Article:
"People say the FN is the most popular party among young people but I think it’s important to show that youth isn’t just that, it’s mobilised against her. We have to make sure Le Pen gets the lowest score possible. But then in the legislatives we’ll campaign against Macron. We need to protect workers."

  • Vadim, 16, who is holding a sign declaring "Neither god nor master"

"It’s to say we won’t be bullied. I didn't have the chance to express my point of view in these elections, that’s bad. You can have political opinions even if you’re not 18. Macron would be a bad president in my opinion, I don’t agree with him but I’d rather have him than le Pen. She’s just anti-semitic and racist. We don't want her.

Police responded with teargas.

The demonstrators styled themselves both "antifascist" and "anticapitalist" and earlier in the morning they had picketed about 20 high schools in the capital.

Members of the far-right Action Française group broke up one picket at a school on the Paris Left Bank.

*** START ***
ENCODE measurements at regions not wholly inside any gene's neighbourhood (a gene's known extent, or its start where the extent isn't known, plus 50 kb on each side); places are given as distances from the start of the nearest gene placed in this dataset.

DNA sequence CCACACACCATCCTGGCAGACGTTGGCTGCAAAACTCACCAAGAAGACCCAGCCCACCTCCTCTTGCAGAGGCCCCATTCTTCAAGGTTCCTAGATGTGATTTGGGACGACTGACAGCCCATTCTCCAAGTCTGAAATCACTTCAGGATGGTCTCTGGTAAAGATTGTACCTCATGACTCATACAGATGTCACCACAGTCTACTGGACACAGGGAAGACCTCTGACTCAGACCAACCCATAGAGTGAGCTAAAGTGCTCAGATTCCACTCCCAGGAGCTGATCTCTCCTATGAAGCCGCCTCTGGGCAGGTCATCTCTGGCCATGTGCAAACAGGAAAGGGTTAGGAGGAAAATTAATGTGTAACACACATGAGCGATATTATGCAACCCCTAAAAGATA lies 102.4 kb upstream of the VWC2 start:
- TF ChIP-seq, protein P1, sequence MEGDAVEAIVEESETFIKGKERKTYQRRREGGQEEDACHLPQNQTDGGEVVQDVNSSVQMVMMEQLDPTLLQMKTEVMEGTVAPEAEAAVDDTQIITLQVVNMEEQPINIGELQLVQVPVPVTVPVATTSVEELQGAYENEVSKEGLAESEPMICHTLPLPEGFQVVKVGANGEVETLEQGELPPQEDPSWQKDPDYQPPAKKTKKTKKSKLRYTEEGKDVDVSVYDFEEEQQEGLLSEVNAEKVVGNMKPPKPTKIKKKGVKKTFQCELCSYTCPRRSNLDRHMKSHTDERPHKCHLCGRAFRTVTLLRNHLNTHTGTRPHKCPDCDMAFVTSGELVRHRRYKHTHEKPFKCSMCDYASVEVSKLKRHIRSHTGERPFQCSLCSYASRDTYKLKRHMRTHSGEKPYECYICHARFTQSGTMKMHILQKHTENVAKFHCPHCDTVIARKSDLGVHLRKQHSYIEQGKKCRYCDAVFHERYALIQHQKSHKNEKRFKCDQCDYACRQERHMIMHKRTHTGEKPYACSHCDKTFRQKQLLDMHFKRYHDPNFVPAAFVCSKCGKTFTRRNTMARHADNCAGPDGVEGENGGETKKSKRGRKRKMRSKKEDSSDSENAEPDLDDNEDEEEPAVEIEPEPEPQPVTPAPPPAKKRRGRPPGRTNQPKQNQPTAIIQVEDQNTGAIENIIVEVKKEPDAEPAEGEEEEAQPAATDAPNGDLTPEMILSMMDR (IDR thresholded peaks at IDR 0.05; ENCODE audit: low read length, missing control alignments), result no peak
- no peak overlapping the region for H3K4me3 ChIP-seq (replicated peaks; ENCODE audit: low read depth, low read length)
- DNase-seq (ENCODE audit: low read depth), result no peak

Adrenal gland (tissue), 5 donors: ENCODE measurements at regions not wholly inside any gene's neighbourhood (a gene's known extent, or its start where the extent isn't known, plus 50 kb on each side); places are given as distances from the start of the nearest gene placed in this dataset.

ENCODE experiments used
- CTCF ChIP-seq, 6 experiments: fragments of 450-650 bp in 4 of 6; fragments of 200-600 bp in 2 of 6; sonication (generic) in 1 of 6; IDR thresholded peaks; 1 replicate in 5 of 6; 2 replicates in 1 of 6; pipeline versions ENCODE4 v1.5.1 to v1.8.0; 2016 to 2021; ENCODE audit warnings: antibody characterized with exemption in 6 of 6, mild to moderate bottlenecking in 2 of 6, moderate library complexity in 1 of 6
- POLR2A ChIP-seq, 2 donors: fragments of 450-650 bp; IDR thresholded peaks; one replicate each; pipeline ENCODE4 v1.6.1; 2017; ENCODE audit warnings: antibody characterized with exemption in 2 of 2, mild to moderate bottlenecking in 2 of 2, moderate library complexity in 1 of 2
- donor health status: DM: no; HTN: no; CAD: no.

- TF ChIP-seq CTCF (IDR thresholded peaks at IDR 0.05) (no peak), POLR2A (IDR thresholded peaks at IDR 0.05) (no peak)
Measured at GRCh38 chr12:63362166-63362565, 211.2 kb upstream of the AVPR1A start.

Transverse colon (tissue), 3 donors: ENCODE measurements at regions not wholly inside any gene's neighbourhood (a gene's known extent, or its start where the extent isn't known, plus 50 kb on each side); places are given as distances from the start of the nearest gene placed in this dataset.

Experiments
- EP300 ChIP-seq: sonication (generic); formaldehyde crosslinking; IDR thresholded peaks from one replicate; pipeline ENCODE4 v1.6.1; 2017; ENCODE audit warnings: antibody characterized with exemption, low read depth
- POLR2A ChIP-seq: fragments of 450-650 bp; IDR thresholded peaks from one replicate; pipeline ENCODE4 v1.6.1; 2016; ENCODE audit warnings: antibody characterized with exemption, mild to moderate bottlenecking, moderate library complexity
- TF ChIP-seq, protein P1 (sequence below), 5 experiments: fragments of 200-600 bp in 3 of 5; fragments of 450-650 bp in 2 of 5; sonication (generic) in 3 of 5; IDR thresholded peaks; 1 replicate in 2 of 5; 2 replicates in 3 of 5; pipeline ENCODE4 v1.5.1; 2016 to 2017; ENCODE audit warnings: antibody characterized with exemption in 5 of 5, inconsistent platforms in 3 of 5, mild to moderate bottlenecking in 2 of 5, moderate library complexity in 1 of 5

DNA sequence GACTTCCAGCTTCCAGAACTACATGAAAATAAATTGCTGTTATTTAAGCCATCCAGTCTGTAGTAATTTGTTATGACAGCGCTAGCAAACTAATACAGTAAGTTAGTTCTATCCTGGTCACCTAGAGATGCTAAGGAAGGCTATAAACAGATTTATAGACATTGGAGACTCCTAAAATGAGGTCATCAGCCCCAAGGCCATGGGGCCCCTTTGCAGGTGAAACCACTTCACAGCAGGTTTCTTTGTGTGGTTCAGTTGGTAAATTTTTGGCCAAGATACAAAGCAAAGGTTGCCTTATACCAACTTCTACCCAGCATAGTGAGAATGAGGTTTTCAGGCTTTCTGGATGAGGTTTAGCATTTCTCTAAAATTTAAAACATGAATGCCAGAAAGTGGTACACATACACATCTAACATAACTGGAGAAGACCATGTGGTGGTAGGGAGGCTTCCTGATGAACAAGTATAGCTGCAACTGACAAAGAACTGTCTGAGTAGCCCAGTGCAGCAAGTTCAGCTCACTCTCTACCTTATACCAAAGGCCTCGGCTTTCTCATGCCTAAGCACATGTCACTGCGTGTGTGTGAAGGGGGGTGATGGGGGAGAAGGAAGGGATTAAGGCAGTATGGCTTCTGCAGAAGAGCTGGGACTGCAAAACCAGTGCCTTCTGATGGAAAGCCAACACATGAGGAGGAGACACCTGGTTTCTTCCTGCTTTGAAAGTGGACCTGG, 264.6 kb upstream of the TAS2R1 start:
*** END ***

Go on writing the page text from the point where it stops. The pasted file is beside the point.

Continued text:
There were also clashes at a 1,000-strong demonstration in the Brittany regional capital, Rennes.

The school students' slogans echo the sentiments of some supporters of hard-left candidate Jean-Luc Mélenchon, who failed to make it to the second round despite garnering more than seven million votes.

His campaign is conducting an online consultation to decide whether to advise his voters to vote Macron to prevent Le Pen winning, cast a blank vote or abstain.

Le Pen was up at dawn on Thursday to take a trip on a trawler belonging to a party member in south-east France ahead of a rally in Nice in the evening.

"Leaving Europe as she proposes would mean the end of French fishing. Think about it," Macron commented on Twitter.

Whirlwind at Whirlpool

At a rally in the northern French city of Arras on Wednesday evening, the former banker and economy minister, also slammed Le Pen as "an heiress, born in a château", adding "and she claims to be a woman of the people!"

The meeting followed his chaotic visit to the Whirlpool electrical goods factory in Amiens, where he was booed and greeted with cries of "Marine for president!".